Firewatch Review (Switch): The Meaning in Nothing
It’s 1989 in Shoshone National Forest, Wyoming, as Henry starts his first day in Firewatch. Over the next 3 months he’ll be alone, in a Watchtower and reporting any forest fires burning on the horizon. As Firewatch members are alone in the wilderness, people come here to escape problems in their life. For Henry, his wife Julia has dementia.
The game starts with a beautiful (and very retro) text based section. Here, you’re introduced to Henry and Julia in an incredibly charming way. For example, we’re shown the first night they meet and even follow them for years afterwards. As a result, it’s heartbreaking when Julia deteriorates in front of our, and Henry’s eyes. The opening is emotional and doesn’t hold any punches, especially as you make some extremely tough decisions along the way.
But soon after arriving in Shoshone, Henry uncovers a long forgotten mystery hidden in the hills. You spend most of the game solving this mystery, walking around the forest and talking with your boss Delilah over Walkie Talkie. Overall, as with the introduction, the narrative was exceptional. The voice acting for Henry and Delilah was a personal highlight, as they felt like regular people you’d meet in everyday life. Admittedly, there were a few cringey lines where the developers tried too hard to create ‘banter’, but this was only an issue a handful of times.
In the first hour of gameplay, I enjoyed how mundane everything was. You stop teenagers from setting off fireworks and carry out your daily duties. It was a nice contrast to the second half of the game where you discover a government research facility and realise you’re being watched. At this point my imagination ran wild. I was constantly looking behind me, convinced I was being followed.
Unfortunately though, the game ends soon after hitting its stride. The conclusion is revealed and the reason behind everything is quite bland. As the mystery is so gripping, it’s dissapointing that there was no pay-off. You’re left wanting more and for everything to be rounded off. For example, a text based prologue where Henry is reunited with Julia would have been great. Having a similar ending to the introduction would not only have the same emotional weight, but it would bookend the game perfectly.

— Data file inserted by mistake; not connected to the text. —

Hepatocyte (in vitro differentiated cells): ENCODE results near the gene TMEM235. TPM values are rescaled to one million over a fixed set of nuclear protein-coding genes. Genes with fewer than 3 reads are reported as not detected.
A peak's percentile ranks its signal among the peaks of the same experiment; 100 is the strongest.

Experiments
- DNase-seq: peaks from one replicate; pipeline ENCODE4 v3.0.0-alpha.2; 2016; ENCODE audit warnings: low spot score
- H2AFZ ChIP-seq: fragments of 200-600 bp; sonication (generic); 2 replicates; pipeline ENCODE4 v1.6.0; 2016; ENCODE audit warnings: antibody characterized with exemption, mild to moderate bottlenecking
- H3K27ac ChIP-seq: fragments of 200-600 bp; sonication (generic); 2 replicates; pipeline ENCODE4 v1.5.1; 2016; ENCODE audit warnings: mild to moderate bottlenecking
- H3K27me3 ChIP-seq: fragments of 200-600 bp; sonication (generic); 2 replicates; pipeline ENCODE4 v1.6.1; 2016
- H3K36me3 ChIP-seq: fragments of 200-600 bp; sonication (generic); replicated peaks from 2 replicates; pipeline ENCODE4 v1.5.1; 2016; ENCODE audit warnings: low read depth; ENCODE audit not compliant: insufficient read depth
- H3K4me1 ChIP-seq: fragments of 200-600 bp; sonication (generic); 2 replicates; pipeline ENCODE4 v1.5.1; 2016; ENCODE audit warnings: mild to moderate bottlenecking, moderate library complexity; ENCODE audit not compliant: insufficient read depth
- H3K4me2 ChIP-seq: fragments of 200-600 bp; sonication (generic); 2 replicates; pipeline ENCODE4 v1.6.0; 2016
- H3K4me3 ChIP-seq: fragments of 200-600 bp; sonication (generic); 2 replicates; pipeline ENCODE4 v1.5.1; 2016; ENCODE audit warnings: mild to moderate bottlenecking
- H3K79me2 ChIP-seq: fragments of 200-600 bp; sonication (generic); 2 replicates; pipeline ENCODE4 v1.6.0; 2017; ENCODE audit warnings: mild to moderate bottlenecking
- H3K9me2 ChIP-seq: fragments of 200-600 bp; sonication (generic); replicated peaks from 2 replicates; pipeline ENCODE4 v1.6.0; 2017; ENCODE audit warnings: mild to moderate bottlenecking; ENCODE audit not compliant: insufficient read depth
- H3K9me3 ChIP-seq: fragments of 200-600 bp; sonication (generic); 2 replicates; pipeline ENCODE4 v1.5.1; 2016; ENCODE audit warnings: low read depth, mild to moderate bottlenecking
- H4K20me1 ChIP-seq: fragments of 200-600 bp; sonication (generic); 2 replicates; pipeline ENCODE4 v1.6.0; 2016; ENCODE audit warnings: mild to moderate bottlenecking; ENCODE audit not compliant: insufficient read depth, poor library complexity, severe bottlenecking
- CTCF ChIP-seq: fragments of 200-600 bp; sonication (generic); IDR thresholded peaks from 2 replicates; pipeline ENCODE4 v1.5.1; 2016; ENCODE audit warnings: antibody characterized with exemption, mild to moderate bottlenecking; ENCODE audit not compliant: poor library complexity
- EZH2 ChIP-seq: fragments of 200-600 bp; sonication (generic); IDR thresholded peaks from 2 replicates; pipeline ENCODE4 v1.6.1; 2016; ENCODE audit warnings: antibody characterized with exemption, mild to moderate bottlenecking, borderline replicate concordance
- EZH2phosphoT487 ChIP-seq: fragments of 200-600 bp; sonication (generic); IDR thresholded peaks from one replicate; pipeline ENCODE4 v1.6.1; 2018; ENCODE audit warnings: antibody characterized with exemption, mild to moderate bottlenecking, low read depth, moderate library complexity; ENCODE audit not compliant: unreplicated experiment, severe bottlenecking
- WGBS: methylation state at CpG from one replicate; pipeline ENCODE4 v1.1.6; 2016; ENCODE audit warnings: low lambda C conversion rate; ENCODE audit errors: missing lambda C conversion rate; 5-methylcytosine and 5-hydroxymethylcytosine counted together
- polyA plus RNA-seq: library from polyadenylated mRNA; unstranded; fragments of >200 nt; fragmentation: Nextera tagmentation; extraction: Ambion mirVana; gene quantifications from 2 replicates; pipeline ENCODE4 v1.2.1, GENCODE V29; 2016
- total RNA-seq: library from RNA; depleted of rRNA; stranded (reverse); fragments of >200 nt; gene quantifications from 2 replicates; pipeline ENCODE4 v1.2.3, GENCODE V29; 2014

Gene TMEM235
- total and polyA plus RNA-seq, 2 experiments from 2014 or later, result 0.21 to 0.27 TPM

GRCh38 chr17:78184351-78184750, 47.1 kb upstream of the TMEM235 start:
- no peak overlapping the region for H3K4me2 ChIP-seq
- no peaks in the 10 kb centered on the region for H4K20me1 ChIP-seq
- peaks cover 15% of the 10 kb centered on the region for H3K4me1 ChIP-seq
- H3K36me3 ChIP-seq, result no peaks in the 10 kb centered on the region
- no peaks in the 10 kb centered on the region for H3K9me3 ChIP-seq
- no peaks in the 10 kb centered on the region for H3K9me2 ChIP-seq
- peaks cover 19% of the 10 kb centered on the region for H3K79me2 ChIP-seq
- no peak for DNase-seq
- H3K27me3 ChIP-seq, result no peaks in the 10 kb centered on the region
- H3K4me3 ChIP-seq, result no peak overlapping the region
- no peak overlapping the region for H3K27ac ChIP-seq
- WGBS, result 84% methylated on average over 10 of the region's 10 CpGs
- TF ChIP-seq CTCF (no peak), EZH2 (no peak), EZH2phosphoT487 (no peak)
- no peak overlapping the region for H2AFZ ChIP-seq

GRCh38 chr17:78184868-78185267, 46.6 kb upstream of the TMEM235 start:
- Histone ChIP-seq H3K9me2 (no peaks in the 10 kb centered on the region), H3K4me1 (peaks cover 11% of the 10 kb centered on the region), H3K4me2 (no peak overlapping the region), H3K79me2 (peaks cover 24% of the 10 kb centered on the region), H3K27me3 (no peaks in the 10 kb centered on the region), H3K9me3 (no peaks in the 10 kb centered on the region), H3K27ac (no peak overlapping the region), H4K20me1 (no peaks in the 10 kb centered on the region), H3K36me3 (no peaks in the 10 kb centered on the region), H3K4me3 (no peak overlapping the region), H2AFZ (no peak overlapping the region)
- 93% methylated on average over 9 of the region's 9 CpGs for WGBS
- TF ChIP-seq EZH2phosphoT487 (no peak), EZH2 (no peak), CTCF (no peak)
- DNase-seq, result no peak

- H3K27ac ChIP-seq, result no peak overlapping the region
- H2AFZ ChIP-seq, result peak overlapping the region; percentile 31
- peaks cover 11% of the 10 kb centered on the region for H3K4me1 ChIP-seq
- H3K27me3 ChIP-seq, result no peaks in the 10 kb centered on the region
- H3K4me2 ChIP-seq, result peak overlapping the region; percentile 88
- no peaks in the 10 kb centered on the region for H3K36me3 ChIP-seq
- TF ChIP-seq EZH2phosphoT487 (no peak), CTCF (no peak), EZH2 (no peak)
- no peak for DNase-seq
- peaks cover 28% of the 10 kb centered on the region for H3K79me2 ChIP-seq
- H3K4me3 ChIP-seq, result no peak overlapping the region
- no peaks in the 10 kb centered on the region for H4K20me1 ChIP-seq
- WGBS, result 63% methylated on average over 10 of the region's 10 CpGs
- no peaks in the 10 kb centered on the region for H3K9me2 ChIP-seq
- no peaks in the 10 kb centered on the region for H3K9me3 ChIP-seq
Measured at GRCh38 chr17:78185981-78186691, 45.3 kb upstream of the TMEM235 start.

“I was invested in these characters and it’s frustrating that everything we did together meant nothing.”
I’m baffled that the game ends here. And how none of your decisions matter. Nothing you do has any consequence which makes the entire experience arguably pointless. Part of me thinks this is intentional as some form of high brow commentary on the futility of life. (After all, a summer in a Wyoming forest was never going to be as life changing as Henry thought). Personally though, and while I do appreciate ambiguity in storytelling, I would rather have left my mark on Henry’s life. I was invested in these characters and it’s frustrating that everything we did together meant nothing.
It’s a shame that the ending sours the overall experience as everything else is exceptional. For one, the art direction is stunning. It encourages you to slow down and simply admire what’s on show. Taking photos like you’re an explorer documenting wildlife is definitely a strong selling point.
You even get an in-game camera for this very reason, but all of your pictures are meaningless. I honestly thought they would be used as evidence to validate Henry’s side of the story. This would have led to an amazing reveal when Henry is arrested because you forgot to take photos at a crucial moment. There are even hints that Henry could be framed throughout the game, but they too meant nothing.
If you are thinking about playing Firewatch, I’d hold off on the Switch version. I know that playing this adventure in handheld mode is hard to resist, but there was constant popping of the environment across my playthrough. Things were much worse when sprinting. The game struggled to keep up and the frame rate dropped – a lot. It’s surprising considering how small Firewatch is and how bigger games, like the Witcher 3, are more efficiently optimised. What happened during the porting process is unclear, but the poor performance significantly hinders the game.
Firewatch Review – Final Thoughts
Firewatch is an outstanding narrative experience, 90% of the time. The intriguing mystery and beautiful landscape will have you hooked, but ultimately the bland conclusion ruins the experience. It ends with so many questions that will never be answered. We’ll never know what came of Henry, Julia and Delilah, or if anything changed after our summer together.
And that’s the frustrating thing about Firewatch. It lures you in with it’s beautiful world, believable characters and outstanding script, but provides no pay off. All of the endings I imagine will be of my own creation as there’s nothing to suggest otherwise. Firewatch ends, the credits roll and we move on. And maybe that’s the point.
In the end, after we did everything right, none of it even mattered. I really hope this isn’t true, but like with most things in Firewatch, I’ll never really know.
Thanks for reading my Firewatch Review.